sage ELECTRONICS now offers a direct input (D.I.) box called the SE-D.I.3 Mighty G. Designed by Quentin Meek of QZIC Engineering, in partnership with sage ELECTRONICS’s founder, Phillip Victor Bova, the MIGHTY G is a palm-size D.I. box featuring new old stock (N.O.S.) vintage germanium transistors.

The MIGHTY G is 3.5” long and 1.5” wide. It is housed in a showroom-finish die-cast enclosure. It fits in your pocket and plugs directly into most acoustic and electric guitars, basses, and keyboards. It has been designed to sound great, look important, and perform flawlessly in live and in-studio settings.

The unit is phantom powered. The input connector is a Switchcraft 0.25” male-switching jack. There is also a female input model (the SE-DI3 F MIGHTY G) for use with instruments with hard-to-get-to output connectors. The truly (not quasi) balanced output jack is an all-metal Switchcraft gold-plated three-pin XLR connector.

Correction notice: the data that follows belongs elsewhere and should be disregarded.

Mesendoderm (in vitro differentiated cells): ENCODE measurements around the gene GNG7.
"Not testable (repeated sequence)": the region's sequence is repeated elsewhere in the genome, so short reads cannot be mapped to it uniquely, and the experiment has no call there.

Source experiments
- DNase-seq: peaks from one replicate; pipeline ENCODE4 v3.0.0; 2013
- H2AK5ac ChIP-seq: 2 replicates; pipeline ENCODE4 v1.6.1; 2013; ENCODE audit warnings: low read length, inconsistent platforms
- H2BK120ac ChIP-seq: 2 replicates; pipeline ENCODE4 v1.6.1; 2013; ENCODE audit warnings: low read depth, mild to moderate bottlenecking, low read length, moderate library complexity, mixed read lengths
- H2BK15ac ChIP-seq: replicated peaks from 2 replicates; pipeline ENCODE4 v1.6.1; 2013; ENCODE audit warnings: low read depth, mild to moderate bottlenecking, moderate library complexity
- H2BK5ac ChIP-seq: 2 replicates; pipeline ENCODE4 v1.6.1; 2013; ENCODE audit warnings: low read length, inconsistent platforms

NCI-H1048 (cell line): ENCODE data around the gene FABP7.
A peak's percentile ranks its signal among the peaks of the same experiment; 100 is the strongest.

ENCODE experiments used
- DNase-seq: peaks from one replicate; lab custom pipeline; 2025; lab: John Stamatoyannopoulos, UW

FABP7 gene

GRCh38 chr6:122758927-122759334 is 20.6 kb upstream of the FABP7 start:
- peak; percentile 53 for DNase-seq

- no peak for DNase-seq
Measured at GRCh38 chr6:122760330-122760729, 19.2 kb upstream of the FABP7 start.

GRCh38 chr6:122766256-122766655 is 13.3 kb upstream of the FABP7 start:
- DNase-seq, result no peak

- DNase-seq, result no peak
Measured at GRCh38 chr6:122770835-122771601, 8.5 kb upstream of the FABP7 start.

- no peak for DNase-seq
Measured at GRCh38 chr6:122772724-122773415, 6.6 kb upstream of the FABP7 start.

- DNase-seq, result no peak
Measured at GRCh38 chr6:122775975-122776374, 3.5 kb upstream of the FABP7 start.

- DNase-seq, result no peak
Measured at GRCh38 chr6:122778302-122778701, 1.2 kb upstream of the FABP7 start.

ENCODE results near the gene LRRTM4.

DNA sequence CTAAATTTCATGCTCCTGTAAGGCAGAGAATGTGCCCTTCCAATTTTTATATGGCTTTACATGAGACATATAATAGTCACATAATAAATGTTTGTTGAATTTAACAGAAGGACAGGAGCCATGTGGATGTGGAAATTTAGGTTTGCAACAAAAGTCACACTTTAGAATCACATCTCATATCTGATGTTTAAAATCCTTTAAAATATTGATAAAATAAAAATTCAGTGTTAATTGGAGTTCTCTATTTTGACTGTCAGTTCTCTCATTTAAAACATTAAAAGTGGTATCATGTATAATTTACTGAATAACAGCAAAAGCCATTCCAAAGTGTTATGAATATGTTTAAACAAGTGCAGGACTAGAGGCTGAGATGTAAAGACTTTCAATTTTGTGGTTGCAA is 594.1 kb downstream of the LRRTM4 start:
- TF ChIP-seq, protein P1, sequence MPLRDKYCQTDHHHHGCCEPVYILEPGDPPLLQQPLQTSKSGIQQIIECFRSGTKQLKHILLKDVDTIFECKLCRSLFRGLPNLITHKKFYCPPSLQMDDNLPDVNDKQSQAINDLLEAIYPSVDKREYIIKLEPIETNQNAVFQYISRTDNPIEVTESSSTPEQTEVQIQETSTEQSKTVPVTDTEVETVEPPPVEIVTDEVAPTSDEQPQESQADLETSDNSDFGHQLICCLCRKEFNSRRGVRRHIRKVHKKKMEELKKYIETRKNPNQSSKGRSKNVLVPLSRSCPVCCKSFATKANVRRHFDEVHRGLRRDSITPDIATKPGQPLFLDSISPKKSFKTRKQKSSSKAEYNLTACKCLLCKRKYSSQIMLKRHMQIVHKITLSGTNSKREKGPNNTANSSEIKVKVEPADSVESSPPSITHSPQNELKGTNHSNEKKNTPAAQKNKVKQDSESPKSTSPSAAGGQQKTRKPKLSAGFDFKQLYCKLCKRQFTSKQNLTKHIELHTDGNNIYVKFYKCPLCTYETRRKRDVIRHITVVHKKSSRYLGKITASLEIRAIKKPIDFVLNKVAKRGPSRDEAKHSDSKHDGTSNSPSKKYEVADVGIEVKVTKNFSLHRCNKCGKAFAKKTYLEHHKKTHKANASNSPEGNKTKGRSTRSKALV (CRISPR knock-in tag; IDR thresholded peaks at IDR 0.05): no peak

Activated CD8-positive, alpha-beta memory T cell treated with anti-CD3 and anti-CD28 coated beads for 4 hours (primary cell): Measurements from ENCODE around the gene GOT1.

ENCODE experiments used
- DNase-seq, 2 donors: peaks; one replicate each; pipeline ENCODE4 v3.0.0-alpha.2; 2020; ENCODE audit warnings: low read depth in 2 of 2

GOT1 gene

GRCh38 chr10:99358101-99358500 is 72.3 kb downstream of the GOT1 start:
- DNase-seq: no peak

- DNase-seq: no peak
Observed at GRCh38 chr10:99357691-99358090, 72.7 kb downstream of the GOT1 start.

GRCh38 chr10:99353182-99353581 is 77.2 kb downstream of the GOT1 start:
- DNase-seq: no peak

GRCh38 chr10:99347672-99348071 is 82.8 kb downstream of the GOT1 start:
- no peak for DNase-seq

The MIGHTY G’s germanium transistors contribute a sonic presence not heard in passive transformer and integrated circuit (IC) direct-box designs.

The MIGHTY G features Class-A active electronics (no ICs) and hand-tested and matched vintage (N.O.S.) germanium transistors. The direct insertion (i.e., plugs directly into your instrument), eliminates signal loss, which lowers hum and interference in both single-coil and humbucking pickups. It is phantom powered (no batteries required), with symmetrically balanced outputs (not quasi balanced). A silent plug built into a 0.25” jack stops hums, squeals, and pops when the plug is removed from jack.

The SE-D.I.3 MIGHTY G costs approximately $300. It is available from the manufacturer. For more information, visit aX